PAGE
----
Confirming a recent rumor, Citroën CEO Linda Jackson has announced the automaker has decided to axe its hydraulic suspension system before the end of the decade. This marks the end of an innovative technology that has helped set Citroën apart from its rivals for over half a century.
“Hydraulic suspension will cease because it is an old technology,” explained Jackson in an interview with industry trade journal Automotive News (subscription required). Other sources have hinted the technology is also being phased out in a bid to cut costs.
With the C6 long gone, the only Citroën currently offered with a hydraulic suspension is the C5 but the take-up rate has been low at best and it is steadily declining. Last year, only about 10,000 C5s were ordered with the optional hydraulic suspension, while the rest all featured conventional steel springs.
Designing an evolution of the C5’s hydraulic suspension (which is called Hydractive III+ in Citroën-speak) is overly costly, especially because the setup can’t be easily adapted to other models. Peugeot buyers are after a more responsive ride that doesn’t require hydraulics, while installing a hydraulic suspension in anything smaller than a C5 would make the car prohibitively expensive. Finally, developing a hydraulic system specifically for PSA’s newly-emancipated DS brand has been ruled out for cost reasons.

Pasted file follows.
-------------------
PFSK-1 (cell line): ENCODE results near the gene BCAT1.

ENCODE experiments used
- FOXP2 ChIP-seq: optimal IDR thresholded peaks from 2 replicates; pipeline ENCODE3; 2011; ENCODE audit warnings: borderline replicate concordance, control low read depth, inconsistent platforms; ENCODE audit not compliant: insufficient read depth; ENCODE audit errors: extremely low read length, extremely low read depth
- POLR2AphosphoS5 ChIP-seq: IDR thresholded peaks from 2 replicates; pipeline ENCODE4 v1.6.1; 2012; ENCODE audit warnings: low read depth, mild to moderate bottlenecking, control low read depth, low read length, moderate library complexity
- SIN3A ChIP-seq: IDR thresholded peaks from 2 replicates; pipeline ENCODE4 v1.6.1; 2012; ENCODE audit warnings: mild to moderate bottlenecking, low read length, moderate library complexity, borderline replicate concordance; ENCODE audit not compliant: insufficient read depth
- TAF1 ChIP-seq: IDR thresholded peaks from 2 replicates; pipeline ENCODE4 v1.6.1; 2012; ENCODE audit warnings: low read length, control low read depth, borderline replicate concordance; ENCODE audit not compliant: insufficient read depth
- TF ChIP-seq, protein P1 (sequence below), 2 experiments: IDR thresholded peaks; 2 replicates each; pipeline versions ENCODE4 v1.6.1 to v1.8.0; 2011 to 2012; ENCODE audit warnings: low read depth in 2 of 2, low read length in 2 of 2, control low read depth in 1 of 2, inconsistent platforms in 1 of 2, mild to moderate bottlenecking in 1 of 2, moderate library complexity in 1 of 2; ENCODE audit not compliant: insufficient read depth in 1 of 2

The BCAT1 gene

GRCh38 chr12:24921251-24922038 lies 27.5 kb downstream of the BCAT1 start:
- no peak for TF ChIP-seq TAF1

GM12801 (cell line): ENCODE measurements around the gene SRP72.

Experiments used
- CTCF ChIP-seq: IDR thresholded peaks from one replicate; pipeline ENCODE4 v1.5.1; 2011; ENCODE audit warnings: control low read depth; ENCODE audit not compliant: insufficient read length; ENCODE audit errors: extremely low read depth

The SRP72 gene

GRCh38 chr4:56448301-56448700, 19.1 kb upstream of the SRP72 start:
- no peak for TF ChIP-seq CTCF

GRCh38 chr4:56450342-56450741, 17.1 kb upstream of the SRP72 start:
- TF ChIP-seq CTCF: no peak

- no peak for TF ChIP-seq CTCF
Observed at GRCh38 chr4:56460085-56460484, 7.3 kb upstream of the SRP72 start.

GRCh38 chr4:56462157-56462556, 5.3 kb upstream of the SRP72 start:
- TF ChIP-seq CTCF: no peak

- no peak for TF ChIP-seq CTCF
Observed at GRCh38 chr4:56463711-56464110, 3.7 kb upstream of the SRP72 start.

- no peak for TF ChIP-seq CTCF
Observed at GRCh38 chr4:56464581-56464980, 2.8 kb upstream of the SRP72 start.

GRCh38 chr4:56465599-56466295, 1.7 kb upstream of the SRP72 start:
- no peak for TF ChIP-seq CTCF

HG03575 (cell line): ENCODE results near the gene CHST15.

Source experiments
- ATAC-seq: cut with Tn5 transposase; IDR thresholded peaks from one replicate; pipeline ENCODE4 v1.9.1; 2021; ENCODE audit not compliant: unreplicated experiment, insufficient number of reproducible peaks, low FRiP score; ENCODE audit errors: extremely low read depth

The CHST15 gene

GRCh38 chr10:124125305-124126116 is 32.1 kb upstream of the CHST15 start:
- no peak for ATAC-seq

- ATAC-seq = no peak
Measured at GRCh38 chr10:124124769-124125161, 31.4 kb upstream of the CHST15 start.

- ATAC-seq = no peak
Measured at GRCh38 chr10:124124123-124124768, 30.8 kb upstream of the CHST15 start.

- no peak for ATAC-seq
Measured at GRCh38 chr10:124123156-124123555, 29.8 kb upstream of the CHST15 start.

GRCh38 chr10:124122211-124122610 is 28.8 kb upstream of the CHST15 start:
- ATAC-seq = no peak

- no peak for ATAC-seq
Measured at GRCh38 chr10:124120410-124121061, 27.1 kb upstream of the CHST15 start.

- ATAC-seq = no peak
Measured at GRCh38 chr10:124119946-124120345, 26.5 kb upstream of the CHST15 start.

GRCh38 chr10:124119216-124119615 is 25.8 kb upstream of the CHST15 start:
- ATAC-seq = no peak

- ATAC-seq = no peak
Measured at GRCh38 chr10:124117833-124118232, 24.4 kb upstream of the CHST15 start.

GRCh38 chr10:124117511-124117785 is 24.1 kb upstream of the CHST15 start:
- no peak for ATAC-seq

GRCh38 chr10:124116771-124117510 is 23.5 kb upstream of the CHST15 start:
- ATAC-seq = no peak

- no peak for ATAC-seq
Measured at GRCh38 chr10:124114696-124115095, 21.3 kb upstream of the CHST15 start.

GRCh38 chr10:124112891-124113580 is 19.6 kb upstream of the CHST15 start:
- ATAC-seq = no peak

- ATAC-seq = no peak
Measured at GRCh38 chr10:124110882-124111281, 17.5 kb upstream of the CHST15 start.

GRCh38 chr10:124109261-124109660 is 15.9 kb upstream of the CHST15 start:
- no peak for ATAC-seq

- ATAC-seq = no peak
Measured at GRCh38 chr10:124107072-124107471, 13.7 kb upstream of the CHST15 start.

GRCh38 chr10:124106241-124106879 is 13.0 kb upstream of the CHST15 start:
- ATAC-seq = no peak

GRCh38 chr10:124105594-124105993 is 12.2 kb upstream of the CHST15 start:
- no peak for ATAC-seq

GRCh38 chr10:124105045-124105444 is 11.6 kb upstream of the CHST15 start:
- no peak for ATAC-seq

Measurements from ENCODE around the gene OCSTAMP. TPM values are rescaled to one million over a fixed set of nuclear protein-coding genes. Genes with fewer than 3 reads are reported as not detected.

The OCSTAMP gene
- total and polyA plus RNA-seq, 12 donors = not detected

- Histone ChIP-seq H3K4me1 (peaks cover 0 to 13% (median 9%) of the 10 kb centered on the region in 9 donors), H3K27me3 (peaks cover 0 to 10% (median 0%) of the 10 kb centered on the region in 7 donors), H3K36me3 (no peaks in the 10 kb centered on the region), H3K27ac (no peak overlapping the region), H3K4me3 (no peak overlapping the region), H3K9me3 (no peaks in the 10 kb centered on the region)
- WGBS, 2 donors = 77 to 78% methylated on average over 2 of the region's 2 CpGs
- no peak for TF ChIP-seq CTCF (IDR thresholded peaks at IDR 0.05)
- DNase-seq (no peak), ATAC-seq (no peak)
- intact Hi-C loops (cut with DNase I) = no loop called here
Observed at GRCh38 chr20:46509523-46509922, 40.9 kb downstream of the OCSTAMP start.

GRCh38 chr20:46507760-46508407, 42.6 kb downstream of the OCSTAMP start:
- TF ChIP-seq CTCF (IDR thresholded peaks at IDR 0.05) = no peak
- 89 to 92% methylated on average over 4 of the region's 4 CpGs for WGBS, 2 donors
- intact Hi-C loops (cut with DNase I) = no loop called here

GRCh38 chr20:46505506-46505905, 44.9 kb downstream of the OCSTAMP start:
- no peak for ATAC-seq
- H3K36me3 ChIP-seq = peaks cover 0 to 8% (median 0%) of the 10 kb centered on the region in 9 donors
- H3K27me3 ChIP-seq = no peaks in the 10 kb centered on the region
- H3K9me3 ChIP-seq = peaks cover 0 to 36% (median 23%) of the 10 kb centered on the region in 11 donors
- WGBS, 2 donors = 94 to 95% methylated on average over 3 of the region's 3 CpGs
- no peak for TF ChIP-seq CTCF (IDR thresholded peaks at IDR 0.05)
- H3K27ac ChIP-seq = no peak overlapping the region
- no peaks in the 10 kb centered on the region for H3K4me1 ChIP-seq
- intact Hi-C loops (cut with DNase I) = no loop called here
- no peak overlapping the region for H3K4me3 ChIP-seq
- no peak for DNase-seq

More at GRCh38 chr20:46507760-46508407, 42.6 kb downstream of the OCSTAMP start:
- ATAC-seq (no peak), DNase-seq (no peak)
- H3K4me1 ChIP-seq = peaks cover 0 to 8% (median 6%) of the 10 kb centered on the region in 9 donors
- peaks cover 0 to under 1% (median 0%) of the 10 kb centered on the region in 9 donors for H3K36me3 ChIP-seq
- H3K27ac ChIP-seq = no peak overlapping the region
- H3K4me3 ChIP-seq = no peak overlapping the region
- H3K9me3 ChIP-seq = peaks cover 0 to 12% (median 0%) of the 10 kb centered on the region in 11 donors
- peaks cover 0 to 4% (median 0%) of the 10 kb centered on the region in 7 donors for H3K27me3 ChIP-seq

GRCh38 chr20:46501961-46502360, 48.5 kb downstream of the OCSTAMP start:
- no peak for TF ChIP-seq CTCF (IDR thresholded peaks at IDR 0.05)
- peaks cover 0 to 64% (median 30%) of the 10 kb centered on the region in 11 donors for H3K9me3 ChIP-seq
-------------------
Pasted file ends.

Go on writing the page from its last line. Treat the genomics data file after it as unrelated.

“[PSA boss] Carlos Tavares has made it clear that there are now other systems that can do just as well. Hydropneumatics cost a lot for not much benefit,” said an inside source in an earlier interview with Automotive News.
Jackson stressed that Citroën will continue to build comfort-focused cars, but the next C5 is expected to use a conventional steel suspension system with electronically-adjustable dampers, a setup similar to what is already available in a long list of German, American and even Italian cars today. Drivers will likely be able to choose from a handful of suspension settings including “comfort,” “sport,” “normal” and “individual” by simply flicking a switch on the center console or finding a menu in the car’s infotainment system.